Thursday, September 19, 2013

El desespero

Finally, after 10 episodes, I get to see the perfect example of desespero. Not only once, but TWICE! Back to back desespero and it’s beautiful. The first instance builds up with Teresa being fired from her job at Yamila to help Fatima find her son, both of the girls are kicked out of their apartments. At the same time, Teresa is also recovering from her fight with Santiago over his trafficking of both drugs and people. She sits there alone, drinking out of a bottle of tequila. Side note: tequila. Apparently, La Mexicana drinks nothing else; only tequila. Anyways, she is sitting there. Alone. Drinking a bottle of tequila. Sad music playing behind her and flashes of all the good moments she had with Santiago. That is desespero.
The second instance has more of a build up. For his first mission trafficking humans, Santiago gives several stipulations. 1. Everyone must have a life jacket, 2. No children under fifteen. The very fact that these stipulations are presented means that they won’t be followed in one way or another. As people start loading onto the boat, Santiago starts noticing children. He puts up a fight but finally relinquishes and allows them on board. During the trip, two boys fall off the boat; Santiago jumps in after them but only manages to save one. I’m not going to lie: the library was not the best place to watch this scene. Seeing Santiago swimming around yelling “¿Donde está?” only to find an empty life jacket was heart wrenching. Santiago’s following reaction was completely understandable. The show cuts to everyone running jumping off the boat and running to shore; Santiago simply stands there taking swigs out of a bottle of alcohol. Where did it come from? I don’t know. Without putting the bottle down, Santiago and Lalo meet their accomplice to retrieve their money. Santiago ends up hitting him in the face and screaming that he will never traffic people again, he doesn’t even want the money. Santiago finally ends up passed out on Teresa’s doorstep. The look on his face though just kills me. It’s utter sadness, and anger, and hopelessness; like he can’t carry on with the weight of the world on his shoulders.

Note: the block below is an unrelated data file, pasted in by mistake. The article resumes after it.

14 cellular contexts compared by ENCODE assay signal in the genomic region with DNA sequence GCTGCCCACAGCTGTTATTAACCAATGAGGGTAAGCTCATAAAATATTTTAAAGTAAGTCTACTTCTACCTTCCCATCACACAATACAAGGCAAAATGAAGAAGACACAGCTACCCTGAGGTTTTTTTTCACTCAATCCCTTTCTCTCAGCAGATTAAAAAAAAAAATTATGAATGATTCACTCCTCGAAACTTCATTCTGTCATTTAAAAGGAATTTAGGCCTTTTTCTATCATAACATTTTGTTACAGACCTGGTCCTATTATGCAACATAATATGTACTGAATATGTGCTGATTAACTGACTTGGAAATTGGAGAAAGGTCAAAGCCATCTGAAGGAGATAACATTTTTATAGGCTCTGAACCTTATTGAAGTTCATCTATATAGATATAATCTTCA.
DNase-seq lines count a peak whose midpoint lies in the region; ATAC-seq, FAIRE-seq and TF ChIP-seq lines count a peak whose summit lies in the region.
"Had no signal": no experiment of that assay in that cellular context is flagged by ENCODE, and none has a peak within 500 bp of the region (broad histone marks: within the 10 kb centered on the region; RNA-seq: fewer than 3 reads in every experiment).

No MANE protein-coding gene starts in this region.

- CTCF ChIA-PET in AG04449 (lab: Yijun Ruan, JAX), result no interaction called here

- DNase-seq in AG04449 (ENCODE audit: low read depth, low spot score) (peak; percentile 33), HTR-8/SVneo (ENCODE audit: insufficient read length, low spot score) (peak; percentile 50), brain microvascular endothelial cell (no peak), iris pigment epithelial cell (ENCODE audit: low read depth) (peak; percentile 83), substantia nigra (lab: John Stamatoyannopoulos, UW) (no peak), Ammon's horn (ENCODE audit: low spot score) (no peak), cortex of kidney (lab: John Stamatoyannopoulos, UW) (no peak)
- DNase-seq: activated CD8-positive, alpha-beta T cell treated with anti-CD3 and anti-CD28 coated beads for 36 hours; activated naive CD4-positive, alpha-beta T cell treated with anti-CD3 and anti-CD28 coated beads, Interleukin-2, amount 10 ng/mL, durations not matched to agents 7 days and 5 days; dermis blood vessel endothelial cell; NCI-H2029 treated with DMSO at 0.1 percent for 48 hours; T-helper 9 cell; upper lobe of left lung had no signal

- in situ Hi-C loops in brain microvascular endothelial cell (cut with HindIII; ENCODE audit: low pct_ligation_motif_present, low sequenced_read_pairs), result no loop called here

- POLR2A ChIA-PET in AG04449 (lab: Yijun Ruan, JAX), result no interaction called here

That face. That face makes you fall in love with Santiago. It shows that he really is a good person, even if he is a trafficker. When Teresa finds Santiago, he apologizes for not listening to her. He cries in front of her, he can barely walk, he’s completely vulnerable. After these really emotional scenes, the author does give some comedic relief. Teresa pushes Santiago into a cold shower and he makes it as difficult as possible to sober him up. As the audience, we get a little bit of everything: sadness, shock, romance, despair, and comedy. It makes for a great episode.

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